Nepal and people who live in this country, the Nepalese; where do I begin? It was sensory overload the moment our flight landed in Kathmandu, the capital city of Nepal. The first thing that hit me was the humidity and not being able to read any of the signs nor comprehend what people were saying. At that moment, it finally kicked in that I was totally at a foreign country, far away from home. To a foreigner like myself, things seem chaotic. There are no traffic lights for vehicles, motorcycles, or pedestrians while everyone travels in all directions; however, to my amazement everyone is in harmony. There is order in a seemingly ocean of chaos.
Nepal is a true third world country that is now in a worsen shape by a devastating 7.8 magnitude earthquake that struck near the capital a year and a half ago. The rebuilding process is slow at best. Many buildings are still in shambles and are at a state of disrepair. The earthquake was a detrimental blow to their livelihood for a country that does not have significant goods to export or commerce and relies solely on tourism to survive. What we believe as our most basic rights for standard of living back at home do not even register here. Their infrastructure is almost non-existent. There is no waste management made evident by trash popping up everywhere and the only way to “get rid of garbage” is to burn them. There are daily rolling electrical blackouts that last hours at a time. Water treatment facilities are not available. Public transportation involves packing 50 people in a beat up bus that should only carry 30 with plumes of thick black smoke billowing from the exhaust. All these are just part of the daily lives at the capital city and imagine what it is like outside the capital!
Despite the insurmountable disadvantages stacked up against the Nepalese, I consistently see how Nepalese truly are - friendly and cordial. Strangers will greet each other and carry on conversations like they are best friends. You don’t see anger, impatience, or frustrations on their face. You don’t see people yelling at each other. You don’t see road rage. Don’t misunderstand the situation here, they do live in a stressful environment with very little means and few opportunities to better their life. If you have an opportunity to ask them questions, you will hear that they are stressed about life, yet they find a way to coexist and live happily, without lashing out at others.
I have connected with my patients and the Nepalese culture on a deeper, more meaningful level than I would have expected. I have realized how diverse and social culture driven the Nepalese are. There are no strangers in Nepal! Everyone pitches in wherever help is needed. People make the best of what they have without complaint. They have graciously welcomed us and helped us to ease into their life as one of their own, while opening up and entrusting our ability to see and treat them. They feel grateful and indebted to have the opportunity to receive treatments, to tell their story, and to ease/improve their sufferings.
One patient I will never forget and will think of fondly years from now far away is my diabetes patient who initially came in for hip pain. Upon further questioning, I learned that she has Type 2 diabetes who is on the maximum daily dose of Metformin and has recently stopped her insulin shots. The reason for stopping the shots was that they were expensive and that the pharmacy informed her that the insulin bottle needs to be refrigerated, which is a luxury she does not have. Most people here do not have own refrigerators. I felt a deep sadness that a refrigerator could be in the way of someone’s health. At the same time, I was glad that I could inform her that insulin does not require refrigeration anymore as long as used within 28 days while stored away from extreme heat. In addition, Metformin by itself is not enough to control her diabetes and that insulin is necessary to stabilize her blood sugar. Her blood sugar test taken was three times the upper limit for a diabetic. She was reluctant to go back on the insulin shots and just wanted treatment for her hip pain. I realized it was going to take a while to convince her; thus, I comprised and agreed to treat her hip pain first, but she needed to revisit on a daily basis.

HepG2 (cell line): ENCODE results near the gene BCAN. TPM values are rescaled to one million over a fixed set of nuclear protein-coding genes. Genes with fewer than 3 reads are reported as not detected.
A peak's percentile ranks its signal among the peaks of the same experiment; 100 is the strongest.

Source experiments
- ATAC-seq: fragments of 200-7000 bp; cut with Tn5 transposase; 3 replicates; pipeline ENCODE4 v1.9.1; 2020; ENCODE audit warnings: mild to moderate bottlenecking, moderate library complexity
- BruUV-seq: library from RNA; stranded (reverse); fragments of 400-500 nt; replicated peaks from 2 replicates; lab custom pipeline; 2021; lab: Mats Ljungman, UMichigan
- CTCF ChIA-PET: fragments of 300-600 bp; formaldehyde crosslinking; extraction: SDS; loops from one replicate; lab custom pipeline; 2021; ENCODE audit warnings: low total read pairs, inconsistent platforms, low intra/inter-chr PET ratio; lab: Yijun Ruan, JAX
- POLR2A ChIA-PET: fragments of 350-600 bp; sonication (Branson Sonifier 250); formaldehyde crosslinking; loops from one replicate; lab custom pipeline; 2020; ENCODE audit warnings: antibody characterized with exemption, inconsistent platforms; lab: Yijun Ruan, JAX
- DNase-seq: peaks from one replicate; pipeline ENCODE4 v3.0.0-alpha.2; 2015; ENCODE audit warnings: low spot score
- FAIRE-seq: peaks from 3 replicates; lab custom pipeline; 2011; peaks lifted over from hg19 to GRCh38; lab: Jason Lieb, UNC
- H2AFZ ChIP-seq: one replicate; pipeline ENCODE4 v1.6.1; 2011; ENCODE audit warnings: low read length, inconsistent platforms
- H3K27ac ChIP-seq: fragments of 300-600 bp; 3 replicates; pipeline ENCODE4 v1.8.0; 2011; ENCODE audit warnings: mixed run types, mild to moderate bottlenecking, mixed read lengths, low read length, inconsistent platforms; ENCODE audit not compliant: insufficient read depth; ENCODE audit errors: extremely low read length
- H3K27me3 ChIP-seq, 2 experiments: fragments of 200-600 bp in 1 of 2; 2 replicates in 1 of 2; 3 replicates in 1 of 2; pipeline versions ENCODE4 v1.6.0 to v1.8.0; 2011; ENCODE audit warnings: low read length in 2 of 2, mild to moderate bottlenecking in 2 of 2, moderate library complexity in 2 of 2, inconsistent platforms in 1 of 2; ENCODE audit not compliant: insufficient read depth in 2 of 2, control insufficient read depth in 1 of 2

My goal is simple: to try to persuade her to restart her insulin shots. Every day I worked on easing the hip pain while trying to convince her that she must go back on insulin quickly and to explain the severity of what could happen without stabilizing her blood sugar level meant possibility of losing limbs or worse, death. It took numerous efforts and persuasions, but she is now back on insulin and is able to walk without much pain. She feels happier and is able to sleep through the night. What made her change her mind about insulin is not crucial, but I believe one main reason was the fact that she felt she was not just a case study but also a person with people who were genuinely concerned for her well-being.
I thought I was going to come in and sweep Nepal and its people off their feet by showing them what I could offer, but in reality, they were the ones who showed me what I have been missing out. Of course, they would like to have clean running water, not having to deal with air pollution, poverty, and a shadowy future, but Nepalese live with dignity and composure. I do not see any poopy face. I do not hear Nepalese complaining about things they do not have. Everywhere I go, I see bright smiles on their face and genuine content blessed with what they do have. I walk away receiving so much more in life than what I have and will offer to them. --- Kuong Wang